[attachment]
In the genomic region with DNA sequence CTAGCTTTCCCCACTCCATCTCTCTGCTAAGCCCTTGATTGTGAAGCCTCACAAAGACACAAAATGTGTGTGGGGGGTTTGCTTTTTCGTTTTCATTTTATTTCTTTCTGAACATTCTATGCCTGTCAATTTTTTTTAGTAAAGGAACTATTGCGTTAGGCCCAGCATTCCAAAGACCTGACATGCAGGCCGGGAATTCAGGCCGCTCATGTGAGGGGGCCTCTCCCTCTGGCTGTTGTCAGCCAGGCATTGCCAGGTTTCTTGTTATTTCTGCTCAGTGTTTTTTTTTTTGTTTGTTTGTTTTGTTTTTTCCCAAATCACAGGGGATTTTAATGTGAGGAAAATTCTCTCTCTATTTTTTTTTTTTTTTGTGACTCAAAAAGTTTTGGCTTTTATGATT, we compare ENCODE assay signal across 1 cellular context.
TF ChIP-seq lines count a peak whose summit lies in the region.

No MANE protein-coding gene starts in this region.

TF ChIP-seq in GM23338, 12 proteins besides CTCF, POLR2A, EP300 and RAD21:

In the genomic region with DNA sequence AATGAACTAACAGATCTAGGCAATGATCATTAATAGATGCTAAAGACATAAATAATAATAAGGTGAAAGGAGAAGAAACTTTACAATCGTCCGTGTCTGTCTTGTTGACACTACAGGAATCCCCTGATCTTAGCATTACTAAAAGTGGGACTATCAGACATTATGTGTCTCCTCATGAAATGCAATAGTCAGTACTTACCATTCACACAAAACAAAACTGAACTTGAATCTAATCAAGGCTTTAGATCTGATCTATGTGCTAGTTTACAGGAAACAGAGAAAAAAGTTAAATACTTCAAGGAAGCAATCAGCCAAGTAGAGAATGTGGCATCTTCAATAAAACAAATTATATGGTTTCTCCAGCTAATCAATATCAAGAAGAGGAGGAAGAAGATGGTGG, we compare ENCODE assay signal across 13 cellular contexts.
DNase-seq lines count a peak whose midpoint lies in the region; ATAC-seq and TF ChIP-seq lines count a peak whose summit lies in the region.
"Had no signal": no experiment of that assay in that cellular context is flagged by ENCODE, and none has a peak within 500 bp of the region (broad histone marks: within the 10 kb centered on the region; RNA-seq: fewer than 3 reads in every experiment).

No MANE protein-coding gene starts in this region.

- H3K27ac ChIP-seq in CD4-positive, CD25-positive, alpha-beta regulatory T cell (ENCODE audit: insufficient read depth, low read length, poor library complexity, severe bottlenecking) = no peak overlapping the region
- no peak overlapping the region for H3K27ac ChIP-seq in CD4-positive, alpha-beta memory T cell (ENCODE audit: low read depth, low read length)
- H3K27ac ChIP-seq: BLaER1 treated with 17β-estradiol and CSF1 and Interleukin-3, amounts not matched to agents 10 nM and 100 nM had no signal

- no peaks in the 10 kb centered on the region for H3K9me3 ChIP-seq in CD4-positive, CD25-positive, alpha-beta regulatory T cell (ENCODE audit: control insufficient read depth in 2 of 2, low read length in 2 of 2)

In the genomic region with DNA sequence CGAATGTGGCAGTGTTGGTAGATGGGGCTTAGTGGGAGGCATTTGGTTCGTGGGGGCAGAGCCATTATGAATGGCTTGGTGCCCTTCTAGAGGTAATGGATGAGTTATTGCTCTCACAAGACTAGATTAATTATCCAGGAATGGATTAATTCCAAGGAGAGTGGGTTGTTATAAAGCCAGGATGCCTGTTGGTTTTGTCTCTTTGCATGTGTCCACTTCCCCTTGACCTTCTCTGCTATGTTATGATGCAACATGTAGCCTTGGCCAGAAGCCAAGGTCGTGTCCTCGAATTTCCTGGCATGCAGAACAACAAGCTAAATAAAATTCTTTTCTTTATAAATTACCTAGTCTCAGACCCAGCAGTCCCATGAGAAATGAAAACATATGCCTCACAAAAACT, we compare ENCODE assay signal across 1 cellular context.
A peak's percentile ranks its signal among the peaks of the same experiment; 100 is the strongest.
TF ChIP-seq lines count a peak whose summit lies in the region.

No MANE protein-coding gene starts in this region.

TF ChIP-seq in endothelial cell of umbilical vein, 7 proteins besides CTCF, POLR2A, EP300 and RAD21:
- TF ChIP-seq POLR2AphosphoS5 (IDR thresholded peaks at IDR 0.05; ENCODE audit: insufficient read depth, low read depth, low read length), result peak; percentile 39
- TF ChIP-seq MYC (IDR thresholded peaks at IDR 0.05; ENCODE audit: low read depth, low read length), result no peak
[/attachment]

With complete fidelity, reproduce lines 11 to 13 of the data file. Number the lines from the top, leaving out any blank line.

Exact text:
- H3K27ac ChIP-seq: BLaER1 treated with 17β-estradiol and CSF1 and Interleukin-3, amounts not matched to agents 10 nM and 100 nM had no signal

- no peaks in the 10 kb centered on the region for H3K9me3 ChIP-seq in CD4-positive, CD25-positive, alpha-beta regulatory T cell (ENCODE audit: control insufficient read depth in 2 of 2, low read length in 2 of 2)

In the genomic region with DNA sequence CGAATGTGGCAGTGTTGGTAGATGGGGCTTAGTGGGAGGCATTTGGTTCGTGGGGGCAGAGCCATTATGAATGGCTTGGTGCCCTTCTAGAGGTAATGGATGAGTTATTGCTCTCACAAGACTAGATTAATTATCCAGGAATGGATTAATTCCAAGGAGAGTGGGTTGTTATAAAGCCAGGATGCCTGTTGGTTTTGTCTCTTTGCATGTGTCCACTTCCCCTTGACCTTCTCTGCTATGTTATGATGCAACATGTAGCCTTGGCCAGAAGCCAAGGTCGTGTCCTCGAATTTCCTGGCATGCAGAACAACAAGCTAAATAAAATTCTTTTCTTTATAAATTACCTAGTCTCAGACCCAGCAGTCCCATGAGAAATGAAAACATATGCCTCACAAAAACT, we compare ENCODE assay signal across 1 cellular context.